COLUMBIA - Residents of Columbia recycle at half the rate of the national average, at just 17 percent.

This has caused the Volunteer Specialist for the City of Columbia, Jody Cook, to take action by enlisting volunteers to join as recycling ambassadors for the city.

"We have a goal in Columbia to bring that up to 34 percent, which is the national average for municipalities, but we have a lot of work to do and the recycling ambassadors can make a big difference," Cook said.

The city currently has 23 active ambassadors, Cook said. They hope to teach the public about recycling.

"It's designed to educate volunteers about Columbia's recycling programs, proper recycling, techniques of recycling, alternatives for recycling items that the city of Columbia doesn't take, and in turn those recycling ambassadors go out and share their knowledge with others in hopes to bring up the recycling rate in Columbia," Cook said.

For Earl Dunn, a future recycling ambassador, the option seemed clear.

"I just feel like it's very easy and, if it helps our planet, I don't see why everybody wouldn't do it," Dunn said.

However, there are a few steps to recycling that may not be obvious, for instance, preparing bottles.

Cook said, "You need to take the cap off and rinse it lightly and then put the cap back on. The thing with the plastic caps is that they are recyclable, but they're small and they'll fall through the machines, they'll fall through everything if they're not contained on the bottle."

Another big problem, she said, is contamination. People need to make sure to empty the contents of metal cans, plastic containers or glass bottles before recycling them. Otherwise, it diminishes the value of the recyclables. 

Still, Cook said the option to recycle may be easier than people think.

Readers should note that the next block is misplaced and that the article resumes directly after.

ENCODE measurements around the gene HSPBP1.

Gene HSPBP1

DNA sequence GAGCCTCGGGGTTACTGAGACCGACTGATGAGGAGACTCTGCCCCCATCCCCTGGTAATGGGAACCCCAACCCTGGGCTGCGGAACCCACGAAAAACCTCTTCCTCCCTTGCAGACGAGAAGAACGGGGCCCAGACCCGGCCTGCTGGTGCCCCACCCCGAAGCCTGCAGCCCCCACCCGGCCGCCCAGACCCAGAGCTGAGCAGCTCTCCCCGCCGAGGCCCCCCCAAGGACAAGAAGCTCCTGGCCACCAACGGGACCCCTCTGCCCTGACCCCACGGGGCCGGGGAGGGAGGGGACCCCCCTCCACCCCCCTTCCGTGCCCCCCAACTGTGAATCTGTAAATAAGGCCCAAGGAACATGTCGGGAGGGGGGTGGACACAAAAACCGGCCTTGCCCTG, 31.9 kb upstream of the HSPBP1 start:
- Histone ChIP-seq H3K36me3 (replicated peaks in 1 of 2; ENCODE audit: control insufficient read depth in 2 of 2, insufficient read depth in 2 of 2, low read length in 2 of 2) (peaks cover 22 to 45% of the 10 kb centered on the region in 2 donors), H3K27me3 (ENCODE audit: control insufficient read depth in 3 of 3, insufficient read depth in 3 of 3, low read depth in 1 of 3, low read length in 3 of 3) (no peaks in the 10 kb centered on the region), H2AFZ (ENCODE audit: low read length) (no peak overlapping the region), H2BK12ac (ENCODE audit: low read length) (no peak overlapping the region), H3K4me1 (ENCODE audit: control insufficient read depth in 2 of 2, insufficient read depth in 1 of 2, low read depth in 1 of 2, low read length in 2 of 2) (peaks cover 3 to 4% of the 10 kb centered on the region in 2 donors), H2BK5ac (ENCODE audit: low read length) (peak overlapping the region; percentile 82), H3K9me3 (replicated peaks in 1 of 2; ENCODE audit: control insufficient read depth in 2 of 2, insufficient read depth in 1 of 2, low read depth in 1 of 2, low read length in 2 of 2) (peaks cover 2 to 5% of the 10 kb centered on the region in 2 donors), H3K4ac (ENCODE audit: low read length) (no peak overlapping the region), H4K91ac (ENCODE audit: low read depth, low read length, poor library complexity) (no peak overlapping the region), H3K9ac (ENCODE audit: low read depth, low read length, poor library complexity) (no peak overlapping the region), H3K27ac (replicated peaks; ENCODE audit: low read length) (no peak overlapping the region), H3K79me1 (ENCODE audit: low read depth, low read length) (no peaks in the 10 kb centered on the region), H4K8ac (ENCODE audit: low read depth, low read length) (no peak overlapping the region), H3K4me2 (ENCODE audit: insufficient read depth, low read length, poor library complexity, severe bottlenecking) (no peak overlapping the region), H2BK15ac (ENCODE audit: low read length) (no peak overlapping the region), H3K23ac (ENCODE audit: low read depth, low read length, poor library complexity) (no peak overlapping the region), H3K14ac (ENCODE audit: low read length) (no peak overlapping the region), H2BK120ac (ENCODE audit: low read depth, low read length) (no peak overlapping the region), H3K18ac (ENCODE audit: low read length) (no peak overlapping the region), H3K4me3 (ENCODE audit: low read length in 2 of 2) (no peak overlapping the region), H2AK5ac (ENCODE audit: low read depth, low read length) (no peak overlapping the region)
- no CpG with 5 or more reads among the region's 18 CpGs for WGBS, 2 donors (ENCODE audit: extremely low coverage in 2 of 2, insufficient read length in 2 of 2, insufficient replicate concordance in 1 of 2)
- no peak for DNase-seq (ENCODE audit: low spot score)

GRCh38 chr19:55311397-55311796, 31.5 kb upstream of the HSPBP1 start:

"Recycling in general is that we all have a personal responsibility," she said. "We really do, and everybody needs to start understanding that and just like simple things like looking around. So many times there is a recycling bin right next to the trash can, and if you look in there, the trash can is full of recyclables."




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Asian lady beetles may create nuisance with "swarming behavior" https://www.komu.com/news/asian-lady-beetles-may-create-nuisance-with-swarming-behavior-/ https://www.komu.com/news/asian-lady-beetles-may-create-nuisance-with-swarming-behavior-/ 8 Goes Green Mon, 30 Nov 2015 9:02:32 AM Deja Shelby, KOMU 8 Reporter Asian lady beetles may create nuisance with

COLUMBIA — With colder weather upon us, mid-Missouri residents may start to notice an array of brightly colored, domed-shaped beetles lurking in the corners of their homes.

But have no fear — these pests are harmless. They’re the Asian lady beetles, and like many other insects, they’re simply searching for a sheltered place to escape the harsh conditions of the upcoming winter months, experts say.

Scientists call them the multi-colored Asian lady beetles. The U.S Department of Agriculture introduced this native of Asia into the United States in the 1970s as a control agent for the growing population of aphids and scale insects. It was later found in Missouri in 1993.